DA, AgriSA reject Ramaphosa's panel's findings on land expropriation

DA, AgriSA reject Ramaphosa's panel's findings on land expropriation

- AgriSA claims that food security will be compromised if the recommendations of the presidential advisory panel are implemented

- The agricultural industry association has joined other entities in denouncing the panel's findings on land reform in SA

- The panel had been appointed by President Cyril Ramaphosa to advise the state on the way forward for the land issue

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AgriSA is convinced that food security in South Africa will be compromised if the government carries out the recommendations of President Cyril Ramaphosa's advisory panel.

The agricultural industry association is extremely concerned about several aspects of the report, especially recommendations that the Constitution should be amended:

“AgriSA does not support any policy or legislation that infringes on property rights or any other fundamental right enshrined in the Constitution. If the recommendations contained in this report are implemented to the letter, food security for all South Africans will be compromised."

Dan Kriek, AgriSA president, was a member of the advisory panel and claims that there had been fundamental differences in opinions and approaches within the panel.

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Kriek, along with Nick Serfontein, who also served on the panel, have compiled an alternative report with a focus on private sector solutions:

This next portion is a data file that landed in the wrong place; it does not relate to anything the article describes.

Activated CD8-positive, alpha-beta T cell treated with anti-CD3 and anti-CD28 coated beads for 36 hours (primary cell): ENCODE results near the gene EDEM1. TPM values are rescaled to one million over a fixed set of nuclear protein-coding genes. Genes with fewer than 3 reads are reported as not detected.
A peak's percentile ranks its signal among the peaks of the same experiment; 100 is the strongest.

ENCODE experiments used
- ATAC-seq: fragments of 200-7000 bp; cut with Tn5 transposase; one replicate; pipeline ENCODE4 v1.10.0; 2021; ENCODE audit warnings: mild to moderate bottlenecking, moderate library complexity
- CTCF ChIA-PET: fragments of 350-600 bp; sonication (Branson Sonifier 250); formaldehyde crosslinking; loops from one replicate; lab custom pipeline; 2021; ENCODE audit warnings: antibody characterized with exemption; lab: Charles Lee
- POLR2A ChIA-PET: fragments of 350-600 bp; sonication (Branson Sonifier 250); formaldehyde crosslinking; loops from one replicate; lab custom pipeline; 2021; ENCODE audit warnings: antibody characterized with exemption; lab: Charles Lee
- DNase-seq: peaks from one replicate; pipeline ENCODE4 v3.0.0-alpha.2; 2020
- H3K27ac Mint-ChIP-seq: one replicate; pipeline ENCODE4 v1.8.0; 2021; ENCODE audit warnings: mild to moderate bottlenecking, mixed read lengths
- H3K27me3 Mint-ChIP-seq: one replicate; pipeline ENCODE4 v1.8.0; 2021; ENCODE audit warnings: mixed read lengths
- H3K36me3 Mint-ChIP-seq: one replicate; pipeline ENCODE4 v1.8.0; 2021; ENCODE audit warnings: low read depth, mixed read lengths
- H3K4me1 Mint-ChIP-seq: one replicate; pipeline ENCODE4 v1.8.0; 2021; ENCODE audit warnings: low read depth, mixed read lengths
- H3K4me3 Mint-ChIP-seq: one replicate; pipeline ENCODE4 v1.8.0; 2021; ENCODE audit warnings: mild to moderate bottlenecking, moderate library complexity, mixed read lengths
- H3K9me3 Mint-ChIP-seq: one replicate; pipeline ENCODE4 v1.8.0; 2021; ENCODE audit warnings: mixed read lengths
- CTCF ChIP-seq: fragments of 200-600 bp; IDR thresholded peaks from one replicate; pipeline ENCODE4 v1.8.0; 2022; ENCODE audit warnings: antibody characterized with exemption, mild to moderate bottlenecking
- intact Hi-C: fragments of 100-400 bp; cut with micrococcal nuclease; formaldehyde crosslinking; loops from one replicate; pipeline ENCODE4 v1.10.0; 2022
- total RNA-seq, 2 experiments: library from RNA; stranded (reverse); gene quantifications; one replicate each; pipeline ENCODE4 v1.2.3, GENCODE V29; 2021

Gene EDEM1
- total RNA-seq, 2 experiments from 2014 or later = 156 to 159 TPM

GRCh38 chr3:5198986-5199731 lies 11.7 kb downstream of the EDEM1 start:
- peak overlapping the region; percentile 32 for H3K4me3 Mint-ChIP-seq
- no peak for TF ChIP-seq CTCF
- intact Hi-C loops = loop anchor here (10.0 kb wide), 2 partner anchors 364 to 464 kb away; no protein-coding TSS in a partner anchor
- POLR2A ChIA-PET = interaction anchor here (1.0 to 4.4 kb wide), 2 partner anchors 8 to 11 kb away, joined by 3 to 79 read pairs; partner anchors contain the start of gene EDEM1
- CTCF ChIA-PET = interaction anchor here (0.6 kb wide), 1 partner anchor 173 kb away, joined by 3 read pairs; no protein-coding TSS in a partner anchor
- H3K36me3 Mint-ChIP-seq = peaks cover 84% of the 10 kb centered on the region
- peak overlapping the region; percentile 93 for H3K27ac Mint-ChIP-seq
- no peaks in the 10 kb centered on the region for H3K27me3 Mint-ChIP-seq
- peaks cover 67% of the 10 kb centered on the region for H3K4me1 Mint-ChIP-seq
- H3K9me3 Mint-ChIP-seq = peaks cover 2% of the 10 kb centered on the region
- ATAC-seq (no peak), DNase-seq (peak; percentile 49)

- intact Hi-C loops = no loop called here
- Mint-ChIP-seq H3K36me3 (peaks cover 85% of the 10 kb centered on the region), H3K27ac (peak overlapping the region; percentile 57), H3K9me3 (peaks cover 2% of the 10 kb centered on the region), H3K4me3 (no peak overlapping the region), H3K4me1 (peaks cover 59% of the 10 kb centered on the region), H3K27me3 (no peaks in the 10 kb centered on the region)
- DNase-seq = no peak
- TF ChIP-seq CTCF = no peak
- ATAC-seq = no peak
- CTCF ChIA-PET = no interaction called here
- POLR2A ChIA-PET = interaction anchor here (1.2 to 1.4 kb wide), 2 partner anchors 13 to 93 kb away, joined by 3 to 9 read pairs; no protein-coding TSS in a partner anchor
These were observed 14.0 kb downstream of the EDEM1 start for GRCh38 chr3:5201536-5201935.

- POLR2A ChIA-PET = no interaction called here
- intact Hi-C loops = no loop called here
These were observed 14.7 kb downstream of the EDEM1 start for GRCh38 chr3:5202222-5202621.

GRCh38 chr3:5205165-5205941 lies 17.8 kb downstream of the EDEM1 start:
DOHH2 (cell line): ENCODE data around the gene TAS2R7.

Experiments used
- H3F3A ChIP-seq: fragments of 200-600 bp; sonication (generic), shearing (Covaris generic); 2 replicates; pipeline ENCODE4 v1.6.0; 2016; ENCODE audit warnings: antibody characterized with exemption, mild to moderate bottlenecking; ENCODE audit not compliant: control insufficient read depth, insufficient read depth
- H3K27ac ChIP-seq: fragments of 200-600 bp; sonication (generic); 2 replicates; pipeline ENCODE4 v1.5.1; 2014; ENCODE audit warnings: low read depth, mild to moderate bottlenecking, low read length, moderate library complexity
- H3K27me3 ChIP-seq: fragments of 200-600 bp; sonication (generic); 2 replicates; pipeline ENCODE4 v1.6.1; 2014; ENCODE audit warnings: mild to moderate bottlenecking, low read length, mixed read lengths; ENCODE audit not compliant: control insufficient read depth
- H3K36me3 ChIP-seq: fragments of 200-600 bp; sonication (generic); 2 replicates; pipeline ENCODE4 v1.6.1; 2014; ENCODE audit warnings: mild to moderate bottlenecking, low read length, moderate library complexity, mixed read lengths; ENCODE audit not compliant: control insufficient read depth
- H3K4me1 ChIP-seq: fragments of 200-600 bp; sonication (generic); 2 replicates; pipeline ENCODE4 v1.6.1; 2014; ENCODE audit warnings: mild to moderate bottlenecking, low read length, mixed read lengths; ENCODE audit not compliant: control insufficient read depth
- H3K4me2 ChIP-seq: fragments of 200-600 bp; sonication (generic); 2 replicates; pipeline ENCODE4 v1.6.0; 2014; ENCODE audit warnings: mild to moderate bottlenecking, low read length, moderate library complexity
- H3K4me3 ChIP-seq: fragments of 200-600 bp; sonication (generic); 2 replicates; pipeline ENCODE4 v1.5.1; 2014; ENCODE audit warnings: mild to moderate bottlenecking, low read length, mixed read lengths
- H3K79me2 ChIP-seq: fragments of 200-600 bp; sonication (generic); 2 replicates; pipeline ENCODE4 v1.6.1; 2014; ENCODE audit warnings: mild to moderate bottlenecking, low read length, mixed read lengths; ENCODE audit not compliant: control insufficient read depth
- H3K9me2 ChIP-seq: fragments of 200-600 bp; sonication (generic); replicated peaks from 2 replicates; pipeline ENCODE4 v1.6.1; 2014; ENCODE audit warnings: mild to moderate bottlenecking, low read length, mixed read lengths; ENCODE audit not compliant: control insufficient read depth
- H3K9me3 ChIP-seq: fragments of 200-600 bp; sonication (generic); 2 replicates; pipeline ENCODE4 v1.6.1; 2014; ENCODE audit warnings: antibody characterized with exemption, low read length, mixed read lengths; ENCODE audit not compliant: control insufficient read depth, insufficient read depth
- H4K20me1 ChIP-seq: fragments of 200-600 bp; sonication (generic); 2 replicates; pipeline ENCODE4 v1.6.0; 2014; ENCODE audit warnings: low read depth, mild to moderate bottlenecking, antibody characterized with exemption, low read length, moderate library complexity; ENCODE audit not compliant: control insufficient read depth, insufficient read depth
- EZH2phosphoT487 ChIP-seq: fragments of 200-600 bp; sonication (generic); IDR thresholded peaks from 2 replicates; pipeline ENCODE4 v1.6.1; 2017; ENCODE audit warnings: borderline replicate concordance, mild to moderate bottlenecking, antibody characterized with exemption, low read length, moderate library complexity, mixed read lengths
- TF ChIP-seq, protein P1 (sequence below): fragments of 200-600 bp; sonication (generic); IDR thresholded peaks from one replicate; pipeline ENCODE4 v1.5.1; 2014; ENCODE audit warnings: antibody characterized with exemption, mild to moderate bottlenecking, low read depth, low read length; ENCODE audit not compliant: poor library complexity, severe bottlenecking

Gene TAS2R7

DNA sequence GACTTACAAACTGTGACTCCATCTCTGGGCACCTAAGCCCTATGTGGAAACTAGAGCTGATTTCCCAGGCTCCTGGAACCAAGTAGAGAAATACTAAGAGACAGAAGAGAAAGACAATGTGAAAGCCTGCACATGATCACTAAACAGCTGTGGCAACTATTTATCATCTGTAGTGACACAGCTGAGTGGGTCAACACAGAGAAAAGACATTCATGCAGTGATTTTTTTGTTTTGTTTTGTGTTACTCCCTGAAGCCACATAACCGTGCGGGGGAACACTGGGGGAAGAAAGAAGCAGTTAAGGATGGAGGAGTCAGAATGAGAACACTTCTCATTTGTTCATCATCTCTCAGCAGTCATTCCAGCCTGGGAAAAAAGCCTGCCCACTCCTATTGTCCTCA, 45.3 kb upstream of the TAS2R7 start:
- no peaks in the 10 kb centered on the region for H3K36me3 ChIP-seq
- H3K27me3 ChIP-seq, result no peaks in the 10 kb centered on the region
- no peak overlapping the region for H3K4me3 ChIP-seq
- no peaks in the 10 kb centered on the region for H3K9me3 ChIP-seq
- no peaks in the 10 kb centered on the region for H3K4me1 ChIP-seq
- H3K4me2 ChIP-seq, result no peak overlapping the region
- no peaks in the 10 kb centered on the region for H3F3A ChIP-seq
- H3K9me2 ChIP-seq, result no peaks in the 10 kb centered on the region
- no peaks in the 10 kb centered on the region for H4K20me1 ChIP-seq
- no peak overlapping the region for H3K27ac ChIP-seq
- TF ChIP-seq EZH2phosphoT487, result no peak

“We are strongly of the view that land reform in farming areas will take a huge step forward with the establishment of an agricultural development agency where the private sector takes a leading role in driving and financing sustainable land reform."

Food security will be compromised if the recommendations contained in the report of the presidential advisory panel on land reform and agriculture are implemented to the letter, reports TimesLIVE.

Meanwhile AfriForum CEO Ernst Roets says that the lobby group will be gearing up in its campaign against expropriation without compensation at both local and global levels:

“The underlying message of the report is that black ownership is good and white ownership is bad. To support this assumption, a selective approach to history and the facts is followed."

The Democratic Alliance has rejected the outcomes of the panel, saying that it will be studying the report to table their alternative:

“Its suggestions are high risk, and at best promise low reward for those in need of meaningful land reform. If land reform is not approached correctly, the consequences will be disastrous.”

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Source: Briefly.co.za

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